by Chuka Umunna
So now we know: the action being taken by this Lib-Con government in the name of deficit reduction will cost at least 1.1m jobs across the public and private sectors. How do we know this? Because theÂ Treasury says so, hence today’s big story.
But far from the media circus, a new deficit is growing. Not a fiscal deficit, but a generational one. It takes the form of the thousands of young people who will leave school this September with no prospects of work or training and who risk slipping into a crippling cycle of long-term unemployment. It is a debt that the new government is racking up in order to fund a macho, ideologically motivated drive to slash government spending deep and fast. And unlike the fiscal deficit, it will not take four or six or 10 years to pay down; it will take a generation.
The cause? The cavalier approach of this government to youth unemployment. After less than three weeks in, the coalition announced it would beÂ abolishing Labour’s Â£1.2bn Future Jobs Fund (FJF), substituting it with apprenticeship funding worth some 12% of the original total. This move ditches the 100,000 jobs for 18-24 year olds funded by the FJF this year alone.
In my neck of the woods, the FJF has provided Â£1.2m to support 200 posts for local young people who, otherwise, would be in the dole queue,Â losing hope and motivation with every passing month. Instead, it has given them valuable new skills, self-esteem and a sense of structure and purpose â€“ all of which stimulates the local economy, cuts crime and makes everyone healthier and wealthier.
A cursory glance atÂ Labour’s budget in March shows the FJF was entirely compatible with the goal of reducing government debt. It has helped boost the fragile recovery and, in the medium term, will actually reduce government outgoings. Research by the Treasury has shown that every Â£1 invested in similar schemes in the past saved the taxpayer Â£3 in benefits. It’s no-brainer, but Britain’s new chancellor doesn’t get it.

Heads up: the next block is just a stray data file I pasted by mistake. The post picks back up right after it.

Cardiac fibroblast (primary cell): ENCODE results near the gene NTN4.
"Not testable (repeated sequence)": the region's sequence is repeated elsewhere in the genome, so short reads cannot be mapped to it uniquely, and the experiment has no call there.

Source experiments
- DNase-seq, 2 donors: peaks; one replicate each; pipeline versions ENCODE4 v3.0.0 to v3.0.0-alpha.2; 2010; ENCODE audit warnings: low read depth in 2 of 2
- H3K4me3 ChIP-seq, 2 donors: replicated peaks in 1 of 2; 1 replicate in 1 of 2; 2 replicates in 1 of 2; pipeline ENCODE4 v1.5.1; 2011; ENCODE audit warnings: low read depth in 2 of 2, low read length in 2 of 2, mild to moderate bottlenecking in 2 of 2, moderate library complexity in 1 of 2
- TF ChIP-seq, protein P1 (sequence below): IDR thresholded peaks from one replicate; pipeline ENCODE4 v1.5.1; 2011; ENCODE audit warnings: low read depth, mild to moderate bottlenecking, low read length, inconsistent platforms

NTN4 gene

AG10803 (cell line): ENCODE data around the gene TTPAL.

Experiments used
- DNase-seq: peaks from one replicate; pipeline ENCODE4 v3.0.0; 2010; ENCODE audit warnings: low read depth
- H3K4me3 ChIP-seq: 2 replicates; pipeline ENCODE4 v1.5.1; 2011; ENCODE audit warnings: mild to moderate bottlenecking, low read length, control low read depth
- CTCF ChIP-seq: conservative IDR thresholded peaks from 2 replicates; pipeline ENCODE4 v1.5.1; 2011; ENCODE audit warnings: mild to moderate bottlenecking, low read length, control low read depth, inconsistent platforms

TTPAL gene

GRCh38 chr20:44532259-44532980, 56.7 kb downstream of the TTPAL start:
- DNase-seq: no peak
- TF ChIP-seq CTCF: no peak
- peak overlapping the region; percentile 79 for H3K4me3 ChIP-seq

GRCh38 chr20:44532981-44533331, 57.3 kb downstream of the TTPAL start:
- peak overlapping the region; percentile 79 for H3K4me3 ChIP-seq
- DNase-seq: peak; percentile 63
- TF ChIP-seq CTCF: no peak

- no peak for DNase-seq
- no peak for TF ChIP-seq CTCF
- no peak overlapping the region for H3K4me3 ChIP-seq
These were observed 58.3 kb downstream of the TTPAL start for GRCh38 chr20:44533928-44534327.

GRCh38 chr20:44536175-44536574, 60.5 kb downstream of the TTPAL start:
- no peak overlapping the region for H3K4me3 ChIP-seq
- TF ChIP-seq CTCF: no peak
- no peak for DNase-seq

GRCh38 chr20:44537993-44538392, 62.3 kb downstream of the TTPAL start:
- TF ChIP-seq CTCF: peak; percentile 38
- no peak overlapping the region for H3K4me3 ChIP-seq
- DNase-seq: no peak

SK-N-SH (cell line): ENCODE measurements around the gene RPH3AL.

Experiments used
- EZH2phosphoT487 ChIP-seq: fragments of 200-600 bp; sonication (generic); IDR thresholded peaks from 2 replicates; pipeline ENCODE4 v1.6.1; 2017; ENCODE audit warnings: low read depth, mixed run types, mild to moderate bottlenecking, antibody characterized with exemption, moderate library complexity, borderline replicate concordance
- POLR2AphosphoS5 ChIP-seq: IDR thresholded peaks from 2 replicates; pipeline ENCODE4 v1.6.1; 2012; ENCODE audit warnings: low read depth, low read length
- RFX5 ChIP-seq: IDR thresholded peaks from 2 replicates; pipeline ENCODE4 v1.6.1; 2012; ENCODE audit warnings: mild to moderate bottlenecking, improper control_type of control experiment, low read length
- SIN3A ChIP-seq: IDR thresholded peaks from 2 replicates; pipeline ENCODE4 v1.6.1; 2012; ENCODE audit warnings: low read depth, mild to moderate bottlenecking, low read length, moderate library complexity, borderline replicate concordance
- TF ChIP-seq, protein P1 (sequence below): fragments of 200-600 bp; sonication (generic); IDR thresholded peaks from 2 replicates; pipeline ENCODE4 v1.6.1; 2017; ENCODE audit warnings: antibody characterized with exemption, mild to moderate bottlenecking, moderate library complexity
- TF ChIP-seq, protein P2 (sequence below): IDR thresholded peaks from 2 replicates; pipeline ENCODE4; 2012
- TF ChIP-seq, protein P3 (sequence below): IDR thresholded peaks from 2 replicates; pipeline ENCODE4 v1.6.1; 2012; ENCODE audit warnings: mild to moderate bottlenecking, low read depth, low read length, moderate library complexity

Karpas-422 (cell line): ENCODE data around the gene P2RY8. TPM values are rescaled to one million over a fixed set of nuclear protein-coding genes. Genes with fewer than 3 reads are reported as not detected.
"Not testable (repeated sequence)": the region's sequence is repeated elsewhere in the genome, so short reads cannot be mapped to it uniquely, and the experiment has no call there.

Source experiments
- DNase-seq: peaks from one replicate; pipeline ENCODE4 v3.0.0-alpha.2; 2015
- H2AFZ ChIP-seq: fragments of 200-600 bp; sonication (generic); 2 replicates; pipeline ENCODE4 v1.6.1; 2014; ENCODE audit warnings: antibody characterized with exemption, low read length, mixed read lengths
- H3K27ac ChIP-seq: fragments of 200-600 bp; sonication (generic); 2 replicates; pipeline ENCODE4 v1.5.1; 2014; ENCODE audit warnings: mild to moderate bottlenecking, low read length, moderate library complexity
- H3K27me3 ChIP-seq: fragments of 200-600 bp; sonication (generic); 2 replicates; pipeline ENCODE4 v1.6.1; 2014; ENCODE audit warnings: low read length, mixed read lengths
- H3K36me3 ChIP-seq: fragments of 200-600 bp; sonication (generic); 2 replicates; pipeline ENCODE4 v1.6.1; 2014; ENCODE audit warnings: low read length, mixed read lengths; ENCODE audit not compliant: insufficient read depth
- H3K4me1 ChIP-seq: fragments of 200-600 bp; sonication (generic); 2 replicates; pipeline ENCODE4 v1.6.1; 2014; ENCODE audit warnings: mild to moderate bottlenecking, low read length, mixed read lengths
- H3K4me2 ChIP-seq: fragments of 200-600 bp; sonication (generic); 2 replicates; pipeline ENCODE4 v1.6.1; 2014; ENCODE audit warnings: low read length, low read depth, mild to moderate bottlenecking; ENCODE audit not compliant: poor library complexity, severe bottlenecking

And the similarities between his emergency budget and Geoffrey Howe’s budgets in the early 1980s are deeply worrying when one considers the civil unrest which followed then. It is all the more worrying given that Howe sought to reduce spending by 4% and George Osborne now seeks to do so by a whopping 25%. Then, as now, the government cut too soon and too deep, with no effectual schemes to keep young people active.
It sends a shiver down my spine to reflect on the effect this had on my area â€“ riots in the north of my constituency in the 1980s tore my community apart. On one occasion, my mum was out shopping with my sister and me when unrest broke out. She had to drop the shopping, grab us and run. Yes, police racism was a big cause of the trouble but those riots were also rooted in the deprivation and despair of long-term youth unemployment. TheÂ Scarman inquiry, which followed the riots, was clear: “There can be no doubt that [unemployment] was a major factor.”
Today, once again, we witness a Conservative government abandoning young people â€“ this time abetted by the Liberal Democrats. In the long term, this will increase pressure on welfare spending and reduce economic growth, a debt that will cost future governments many billions when the brewing “generational credit crunch” hits. The government appears to suggest we cannot afford to provide the training, employment schemes and apprenticeships needed. They are wrong â€“ we cannot afford not to do so.
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